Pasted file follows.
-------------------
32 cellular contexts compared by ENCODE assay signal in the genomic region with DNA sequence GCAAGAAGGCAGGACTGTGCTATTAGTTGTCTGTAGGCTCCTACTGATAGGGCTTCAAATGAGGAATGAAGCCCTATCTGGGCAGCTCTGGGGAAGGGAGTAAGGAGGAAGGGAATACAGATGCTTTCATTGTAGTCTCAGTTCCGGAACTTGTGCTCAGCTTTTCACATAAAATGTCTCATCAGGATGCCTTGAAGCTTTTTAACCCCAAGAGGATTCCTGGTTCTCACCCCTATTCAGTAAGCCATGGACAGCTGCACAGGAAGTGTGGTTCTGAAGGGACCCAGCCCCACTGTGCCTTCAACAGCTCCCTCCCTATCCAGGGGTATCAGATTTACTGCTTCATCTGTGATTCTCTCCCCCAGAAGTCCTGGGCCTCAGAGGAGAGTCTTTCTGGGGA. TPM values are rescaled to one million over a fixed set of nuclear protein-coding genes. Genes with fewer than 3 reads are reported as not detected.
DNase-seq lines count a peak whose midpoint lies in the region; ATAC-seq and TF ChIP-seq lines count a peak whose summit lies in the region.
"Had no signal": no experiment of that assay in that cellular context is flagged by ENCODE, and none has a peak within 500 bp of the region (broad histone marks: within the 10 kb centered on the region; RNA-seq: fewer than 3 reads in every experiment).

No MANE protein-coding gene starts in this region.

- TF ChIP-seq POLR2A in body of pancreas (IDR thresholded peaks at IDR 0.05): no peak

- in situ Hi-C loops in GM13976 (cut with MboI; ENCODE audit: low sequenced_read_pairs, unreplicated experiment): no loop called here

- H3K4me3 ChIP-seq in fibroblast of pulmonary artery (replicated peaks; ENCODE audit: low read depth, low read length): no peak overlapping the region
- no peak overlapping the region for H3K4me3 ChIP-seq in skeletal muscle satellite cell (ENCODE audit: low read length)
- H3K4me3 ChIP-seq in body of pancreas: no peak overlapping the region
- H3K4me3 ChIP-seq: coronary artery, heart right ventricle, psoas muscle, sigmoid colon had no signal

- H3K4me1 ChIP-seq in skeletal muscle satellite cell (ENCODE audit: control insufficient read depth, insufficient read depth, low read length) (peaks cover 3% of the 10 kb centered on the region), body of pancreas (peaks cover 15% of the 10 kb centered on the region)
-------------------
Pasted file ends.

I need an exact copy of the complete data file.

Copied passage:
32 cellular contexts compared by ENCODE assay signal in the genomic region with DNA sequence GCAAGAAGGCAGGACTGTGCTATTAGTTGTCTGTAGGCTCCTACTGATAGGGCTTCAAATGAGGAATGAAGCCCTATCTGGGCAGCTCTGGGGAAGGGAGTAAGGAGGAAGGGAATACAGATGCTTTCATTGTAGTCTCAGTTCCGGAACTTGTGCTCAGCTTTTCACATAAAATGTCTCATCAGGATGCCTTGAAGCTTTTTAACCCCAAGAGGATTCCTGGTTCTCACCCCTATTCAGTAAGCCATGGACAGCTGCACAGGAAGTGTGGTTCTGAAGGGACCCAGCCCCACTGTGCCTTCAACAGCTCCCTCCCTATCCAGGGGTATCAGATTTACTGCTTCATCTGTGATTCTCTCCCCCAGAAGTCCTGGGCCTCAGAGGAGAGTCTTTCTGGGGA. TPM values are rescaled to one million over a fixed set of nuclear protein-coding genes. Genes with fewer than 3 reads are reported as not detected.
DNase-seq lines count a peak whose midpoint lies in the region; ATAC-seq and TF ChIP-seq lines count a peak whose summit lies in the region.
"Had no signal": no experiment of that assay in that cellular context is flagged by ENCODE, and none has a peak within 500 bp of the region (broad histone marks: within the 10 kb centered on the region; RNA-seq: fewer than 3 reads in every experiment).

No MANE protein-coding gene starts in this region.

- TF ChIP-seq POLR2A in body of pancreas (IDR thresholded peaks at IDR 0.05): no peak

- in situ Hi-C loops in GM13976 (cut with MboI; ENCODE audit: low sequenced_read_pairs, unreplicated experiment): no loop called here

- H3K4me3 ChIP-seq in fibroblast of pulmonary artery (replicated peaks; ENCODE audit: low read depth, low read length): no peak overlapping the region
- no peak overlapping the region for H3K4me3 ChIP-seq in skeletal muscle satellite cell (ENCODE audit: low read length)
- H3K4me3 ChIP-seq in body of pancreas: no peak overlapping the region
- H3K4me3 ChIP-seq: coronary artery, heart right ventricle, psoas muscle, sigmoid colon had no signal

- H3K4me1 ChIP-seq in skeletal muscle satellite cell (ENCODE audit: control insufficient read depth, insufficient read depth, low read length) (peaks cover 3% of the 10 kb centered on the region), body of pancreas (peaks cover 15% of the 10 kb centered on the region)